It’s entirely fitting that Russia is now profiting on the West’s geopolitical bloodletting in Afghanistan, considering the tragic ironies that have haunted the past thirty-two consecutive years of brutality since the Communist coup in April of 1978.
From peddling arms to the Western-backed Afghan National Police, to cashing in on rights of air and land passage for U.S. and NATO re-supply missions, Moscow is taking joyful advantage of the American-led coalition’s increasingly hopeless predicament.
The windfall comes two decades after the Russians staunched their own Soviet-era “bleeding wound” in Afghanistan.
No doubt Vladimir Putin is fuming over American diplomatic slurs about the “virtual mafia state” that is the Kremlin’s domain.
But he and his former KGB colleagues can laugh that off, consoled by the knowledge that the U.S. and NATO have now surpassed the Red Army’s disastrous nine-year sojourn in Afghanistan in the 1980’s, and with far less to show for their trouble.
When General Boris Gromov completed the withdrawal of his combat forces in February of 1989, the Soviets left behind a ruthlessly determined Communist president, Mohammad Najibullah.
“The Ox”, as he was known, clung to power by way of a battle hardened, quarter-million strong Afghan military that held off the U.S.-backed mujahideen guerrillas for more than three years.
By contrast, Washington and its allies are coping with a troublesome and rebellious quisling in Hamid Karzai, who is routinely written up by top U.S. diplomats as a paranoid incompetent.
Even before this past week’s Wikileaks revelations, Karzai had been exposed as a weak link, whose family and closest supporters are busy about the tasks of looting Western aid, trafficking heroin and preparing lavish foreign bolt-holes for their eventual abandonment of Afghanistan and the Afghan people.
Certainly those of us who interviewed Najibullah recognized him as a cruel tin-pot dictator. Still, he made a credible attempt at converting the Kremlin’s material support into a viable regime.
Karzai and his cronies have systematically squandered Western military and humanitarian aid, while shredding any semblance of legitimacy through ballot fraud and their continuing intimidation of electoral officials.
In the hands of Karzai & Company, democracy has become a dirty word in Southwest Asia.
How did it come to this for the U.S.-led coalition of nations?
The historical record, as confirmed by the Wikileaks file of diplomatic cables, paints a picture of a stumbling multinational giant, hopelessly confused by the complexities of Afghanistan, and consumed by the futile political imperative of hiding the truth from restive voters back home.
Witness the case of Karzai’s younger half-brother, Ahmed Wali Karzai. For years the West’s political and diplomatic brass have known “The Kingpin of Kandahar” to be a corrupt, grasping bully.
“While we must deal with AWK as the head of the Provincial Council, he is widely understood to be corrupt and a narcotics trafficker.”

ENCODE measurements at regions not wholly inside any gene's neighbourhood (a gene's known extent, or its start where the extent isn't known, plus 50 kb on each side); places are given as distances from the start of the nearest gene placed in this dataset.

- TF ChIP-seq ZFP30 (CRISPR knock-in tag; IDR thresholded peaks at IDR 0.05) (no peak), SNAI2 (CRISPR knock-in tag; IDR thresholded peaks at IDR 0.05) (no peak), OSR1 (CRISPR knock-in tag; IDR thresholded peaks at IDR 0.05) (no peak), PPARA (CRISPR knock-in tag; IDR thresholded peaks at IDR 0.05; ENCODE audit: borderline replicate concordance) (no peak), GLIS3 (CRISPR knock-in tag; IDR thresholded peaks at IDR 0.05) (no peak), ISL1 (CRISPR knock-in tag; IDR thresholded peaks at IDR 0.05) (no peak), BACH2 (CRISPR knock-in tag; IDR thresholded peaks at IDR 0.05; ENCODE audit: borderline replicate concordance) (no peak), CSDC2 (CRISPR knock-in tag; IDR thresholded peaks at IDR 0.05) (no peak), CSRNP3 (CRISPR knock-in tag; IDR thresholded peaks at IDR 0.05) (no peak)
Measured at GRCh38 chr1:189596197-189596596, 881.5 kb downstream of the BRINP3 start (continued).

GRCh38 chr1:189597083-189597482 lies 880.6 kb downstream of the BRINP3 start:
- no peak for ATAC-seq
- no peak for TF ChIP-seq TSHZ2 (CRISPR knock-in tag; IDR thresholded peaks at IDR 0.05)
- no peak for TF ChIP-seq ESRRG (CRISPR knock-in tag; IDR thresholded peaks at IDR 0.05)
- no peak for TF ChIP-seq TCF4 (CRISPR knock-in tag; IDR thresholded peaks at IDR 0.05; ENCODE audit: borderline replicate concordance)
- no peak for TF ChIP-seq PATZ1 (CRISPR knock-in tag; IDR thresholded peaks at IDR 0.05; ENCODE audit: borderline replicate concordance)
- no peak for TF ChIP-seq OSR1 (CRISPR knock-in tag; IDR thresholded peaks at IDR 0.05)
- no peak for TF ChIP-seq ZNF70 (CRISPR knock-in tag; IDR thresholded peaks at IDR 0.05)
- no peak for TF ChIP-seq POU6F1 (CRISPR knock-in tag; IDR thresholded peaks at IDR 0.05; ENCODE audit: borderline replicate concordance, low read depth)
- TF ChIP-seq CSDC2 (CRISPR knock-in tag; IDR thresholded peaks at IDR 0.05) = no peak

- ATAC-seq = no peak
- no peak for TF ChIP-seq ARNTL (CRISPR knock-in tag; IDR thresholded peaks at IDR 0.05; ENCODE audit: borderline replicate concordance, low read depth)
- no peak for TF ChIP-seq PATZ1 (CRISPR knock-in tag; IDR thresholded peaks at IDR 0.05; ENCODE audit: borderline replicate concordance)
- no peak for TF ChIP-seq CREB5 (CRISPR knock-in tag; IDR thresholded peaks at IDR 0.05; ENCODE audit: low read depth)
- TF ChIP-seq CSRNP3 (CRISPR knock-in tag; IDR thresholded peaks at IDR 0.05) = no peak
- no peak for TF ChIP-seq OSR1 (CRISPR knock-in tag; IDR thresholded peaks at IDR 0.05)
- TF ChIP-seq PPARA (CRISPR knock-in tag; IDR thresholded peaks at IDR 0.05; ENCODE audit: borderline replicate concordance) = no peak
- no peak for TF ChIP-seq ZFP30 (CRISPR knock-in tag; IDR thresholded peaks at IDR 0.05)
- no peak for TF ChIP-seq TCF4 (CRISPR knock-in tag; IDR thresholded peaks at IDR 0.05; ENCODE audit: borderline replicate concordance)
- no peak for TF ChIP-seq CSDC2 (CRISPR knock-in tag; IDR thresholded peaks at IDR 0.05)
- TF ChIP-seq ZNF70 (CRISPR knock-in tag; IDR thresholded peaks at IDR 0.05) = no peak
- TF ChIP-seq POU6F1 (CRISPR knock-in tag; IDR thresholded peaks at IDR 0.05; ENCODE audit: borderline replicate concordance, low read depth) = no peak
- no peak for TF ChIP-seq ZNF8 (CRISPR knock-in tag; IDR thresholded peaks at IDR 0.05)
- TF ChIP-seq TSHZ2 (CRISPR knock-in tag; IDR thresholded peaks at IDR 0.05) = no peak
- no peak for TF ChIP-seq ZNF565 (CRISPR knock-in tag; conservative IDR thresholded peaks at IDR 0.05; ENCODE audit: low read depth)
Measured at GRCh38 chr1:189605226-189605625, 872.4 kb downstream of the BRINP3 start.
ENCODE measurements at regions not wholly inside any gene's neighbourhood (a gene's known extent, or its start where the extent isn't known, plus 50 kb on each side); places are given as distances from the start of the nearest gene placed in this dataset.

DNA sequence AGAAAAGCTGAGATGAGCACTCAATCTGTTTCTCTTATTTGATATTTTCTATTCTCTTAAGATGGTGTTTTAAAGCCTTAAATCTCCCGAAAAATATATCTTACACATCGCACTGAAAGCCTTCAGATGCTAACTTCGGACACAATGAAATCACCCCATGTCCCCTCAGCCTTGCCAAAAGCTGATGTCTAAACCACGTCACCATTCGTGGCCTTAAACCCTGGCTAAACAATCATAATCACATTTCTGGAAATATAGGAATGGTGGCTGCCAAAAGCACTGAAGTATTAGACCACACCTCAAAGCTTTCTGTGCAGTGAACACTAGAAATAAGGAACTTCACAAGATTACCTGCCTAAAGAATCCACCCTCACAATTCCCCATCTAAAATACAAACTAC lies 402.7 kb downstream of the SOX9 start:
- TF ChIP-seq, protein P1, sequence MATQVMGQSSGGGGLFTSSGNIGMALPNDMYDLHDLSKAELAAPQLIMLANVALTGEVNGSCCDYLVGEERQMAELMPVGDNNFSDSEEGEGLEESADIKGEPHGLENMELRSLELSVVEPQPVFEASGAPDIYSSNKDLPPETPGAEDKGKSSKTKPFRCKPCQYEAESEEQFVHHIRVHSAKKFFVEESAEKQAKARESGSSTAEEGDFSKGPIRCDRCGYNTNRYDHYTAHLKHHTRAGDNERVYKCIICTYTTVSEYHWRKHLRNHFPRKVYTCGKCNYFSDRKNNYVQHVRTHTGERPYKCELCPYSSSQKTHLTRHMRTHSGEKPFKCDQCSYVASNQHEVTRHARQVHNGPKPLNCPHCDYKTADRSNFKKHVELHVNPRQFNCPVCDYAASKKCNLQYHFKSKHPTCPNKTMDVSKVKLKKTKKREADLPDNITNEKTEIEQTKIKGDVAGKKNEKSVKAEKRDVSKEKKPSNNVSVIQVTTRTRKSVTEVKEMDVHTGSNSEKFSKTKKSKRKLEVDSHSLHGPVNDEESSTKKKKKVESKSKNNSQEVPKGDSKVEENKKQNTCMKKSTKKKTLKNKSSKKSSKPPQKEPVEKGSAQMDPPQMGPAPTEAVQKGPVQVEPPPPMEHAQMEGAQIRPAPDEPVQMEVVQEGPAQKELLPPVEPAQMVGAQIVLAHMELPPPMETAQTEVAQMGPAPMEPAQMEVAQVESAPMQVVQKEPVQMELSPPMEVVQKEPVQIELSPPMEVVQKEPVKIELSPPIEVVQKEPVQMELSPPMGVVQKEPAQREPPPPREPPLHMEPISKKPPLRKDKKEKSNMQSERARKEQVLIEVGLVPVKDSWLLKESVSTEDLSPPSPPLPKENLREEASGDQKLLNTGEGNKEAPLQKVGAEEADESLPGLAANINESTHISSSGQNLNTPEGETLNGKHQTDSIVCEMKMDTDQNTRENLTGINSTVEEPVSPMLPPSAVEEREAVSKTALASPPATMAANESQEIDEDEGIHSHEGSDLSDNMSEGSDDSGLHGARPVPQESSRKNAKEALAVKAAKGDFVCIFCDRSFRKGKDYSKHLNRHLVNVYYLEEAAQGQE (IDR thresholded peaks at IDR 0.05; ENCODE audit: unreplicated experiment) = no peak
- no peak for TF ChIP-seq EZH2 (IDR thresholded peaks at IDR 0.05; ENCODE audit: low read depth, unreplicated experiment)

That’s an excerpt from a cable describing a senior U.S. diplomat’s September 28, 2009 meeting with Wali Karzai. The cable concludes with this nugget:
“The meeting with AWK highlights one of our major challenges in Afghanistan: how to fight corruption and connect the people to their government, when the key government officials are themselves corrupt.”
Another U.S. cable describes a February, 2010 meeting with Wali Karzai:
“AWK was eager to engage and rarely stopped talking in the two hour meeting. While he presented himself as a partner to the United States and is eager to be seen as helping the coalition, he also demonstrated that he will dissemble when it suits his needs.
“He appears not to understand the level of our knowledge of his activities, and that the coalition views many of his activities as malign, particularly relating to his influence over the police.”
Yes, that’s the same Afghan National Police the Russians are now arming - indirectly, at least, courtesy of Western taxpayers.
The salient point, however, is this: these recent diplomatic cables were preceded by years of similar reports to the national capitals of the U.S.-led coalition.
The reports were kept secret and covered up with bumptious PR celebrating the Karzai regime, all in the vain attempt to prevent public support for the coalition collapsing altogether.
A Canadian Foreign Affairs officer tells Skyreporter:
“Regarding drugs and drug-runners, I remember (in 2005) asking the U.S. ‘Drug Czar’, as he was referred to quite openly, when they were going to bring all the evidence on Ahmad Wali Karzai to light and use him as a high profile example that we were getting tough on the trade.
“His answer was ‘when we no longer need him.’”
The official referred to is Doug Wankel, the former Counter Narcotics Coordinator at the U.S. Embassy in Kabul.
Wankel’s comment five long years ago begs the question: does the Obama administration and its allies still need Ahmed Wali Karzai, the criminal Kingpin of Kandahar?
Or his half-brother in the Presidential Palace?
Or the elder empire-building Karzais, Mahmoud and Qayoom?
We know where Vladimir Putin stands on the matter. Because the Karzai clan suits Putin and his regime right down to the bloody ground in Afghanistan.